We need to talk about profit. Profit is a good thing for business, for non-profits, for government. Without profit no one has a job. Without profit we are in deficit, with no positive cash flow, and everything then just gets worse.
Profit is a good thing, it drives our economy and keeps people employed, it allows organisations to invest in their people, their systems and process and the experience their customers receive.
So why don’t we talk about profit? Why has profit got such a stigma?
First let’s define what profit is. It is a financial gain.
If I buy a car for $5,000 and sell it for $7,000, I tell myself I made a $2,000 profit. A financial gain, but even that gain has costs that I don’t often associate with the profit. Transaction costs, the cost of my time.
It’s the same in business. Profit is the financial benefit gained from the activity of the business.
The difference between the revenue, income less all the costs associated with the business activity – wages, operations, marketing, taxes etc. All businesses need profit or you go out of business. Businesses have to make a profit or they cannot continue to do what they do for their customers.
But we don’t talk about profit, we treat it as a dirty word.
In the media
Typically, when profit is used in the media is used in a negative context.
Take for example the Choice, the consumer advocacy group in Australia. Each year Choice put out a List of “Shonkys”, warning consumers that these products, services or organisations are shonky, and you should avoid them.
Financial services group AMP was awarded a Shonky this year for their superannuation product.
The headline, “For putting profit before the customer”.
The word Profit used in a negative context. It’s like profit is shameful, don’t talk about. Now, AMP have allegedly done a whole bunch of shonky things, such as advising customers to cancel their insurances, then sell them new products (so some individuals pick up commissions). With the lowest customer satisfaction ratings for superannuation and more that million inactive accounts that are still attracting fees. Shonky stuff indeed. The issue here is short term rewards for individuals at the company, and the failure to deliver any value for the customer.
The negative use of the term Profit in other news is often a little more subtle.
For example, Myer made a profit even though sales were down due to (mainly) implementing a new staffing model. BHP doubles its profit mainly because the 2015 Samarco dam collapse in Brazil, didn’t cost them as much as they forecast.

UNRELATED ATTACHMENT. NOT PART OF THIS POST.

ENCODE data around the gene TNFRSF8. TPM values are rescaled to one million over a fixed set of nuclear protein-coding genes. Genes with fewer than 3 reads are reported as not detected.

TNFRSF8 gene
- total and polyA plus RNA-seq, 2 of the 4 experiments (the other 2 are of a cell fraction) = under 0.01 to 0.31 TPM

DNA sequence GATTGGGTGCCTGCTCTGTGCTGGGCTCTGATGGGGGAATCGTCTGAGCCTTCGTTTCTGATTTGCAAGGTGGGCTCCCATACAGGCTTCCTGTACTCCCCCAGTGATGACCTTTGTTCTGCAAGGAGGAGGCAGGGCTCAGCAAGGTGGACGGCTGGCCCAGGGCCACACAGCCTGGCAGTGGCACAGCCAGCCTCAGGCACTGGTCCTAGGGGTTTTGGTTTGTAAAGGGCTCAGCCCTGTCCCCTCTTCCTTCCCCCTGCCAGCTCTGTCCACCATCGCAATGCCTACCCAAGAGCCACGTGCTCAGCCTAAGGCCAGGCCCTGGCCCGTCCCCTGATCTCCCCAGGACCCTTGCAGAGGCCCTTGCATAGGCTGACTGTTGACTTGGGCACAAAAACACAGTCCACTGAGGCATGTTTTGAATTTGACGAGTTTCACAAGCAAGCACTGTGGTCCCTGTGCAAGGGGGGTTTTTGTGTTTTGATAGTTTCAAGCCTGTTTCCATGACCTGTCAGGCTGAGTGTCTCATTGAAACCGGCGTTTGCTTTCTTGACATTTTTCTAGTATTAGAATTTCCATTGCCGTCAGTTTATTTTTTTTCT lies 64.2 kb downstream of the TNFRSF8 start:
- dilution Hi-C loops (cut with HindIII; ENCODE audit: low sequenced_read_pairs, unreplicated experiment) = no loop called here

Organisations need to profit (or surplus) to exist. To continue making a different in the world, each organisation needs to make a profit.
I have collaborated with lots of small businesses, that are owned by people in the business working alongside employees. One thing I have always found curious is that these businesses do not openly talk about profit. They will talk about sales and revenue, but profit appears to be a taboo subject. It’s as if, “we know the owner is making lots of money out of us, but we don’t talk about”.
If the owner is not making a decent profit from all their effort, risk and sleepless nights, then no one has a job. These businesses would benefit from openly talking about how to improve profit, through enhancing the mutual exchange of value with their customers.
When the whole team understands the causal set of results that drives increased value for the business, then it’s a win all round.
When the whole team works towards a common goal, their collective minds and efforts achieve more.
Non-profits still have to make a surplus, if not, they cannot deliver the important services they provide.
PCYC Queensland for example, has an incredible role in the community to prevent crime through the development of youth. They ‘encourage social cohesion’ with 95% of their clubs in low-socio-economic areas and 60% in the top 50 high-need areas in Queensland.
They fund this important community role through donations and a range of fee-for-services. If their fee-for-service teams were not delivering value for customers, and not running at a profit, then the PCYC could not deliver the services that the community needs.
We talked about AMP Superannuation above, but many Industry Superannuation brands are non-profits. Sunsuper is one of them.
Sunsuper has switched from being a non-profit business to a profit-for-members business. On their website they say, our customers sit at the heart of everything we do. We have no shareholders to pay and profits are returned to members through low administration fees, product innovation and enhanced services. Profit in a good light. Profit for you. Profit shared with customers and members.
Profit is not a dirty word.
Profit is good. All organisations need to produce a profit, or surplus so they can continue to serve the customers that value what they do.
All organisations need to be designed for profit.
Not with the intent of getting ‘filthy rich’, but from the perspective of continuing to deliver value for their customers.
No matter if you are in business or a non-profit organisation or a government agency, you still need to fund what you do. The more profit or surplus you can create, the better the value you can deliver.
We all want to be in a business where we are doing something meaningful. Where we can follow passions and get new products or service ideas out to customer who value them. But we need to make some money out of this so we can fund it. The business needs to fund what we want to do. Even if our idea is charitable, we still need to fund the business, and earn a salary.
Learn more about the Profit by Design book here.
Profit by Design – the Key Principles.
Profit by Design – build your business for the experience economy.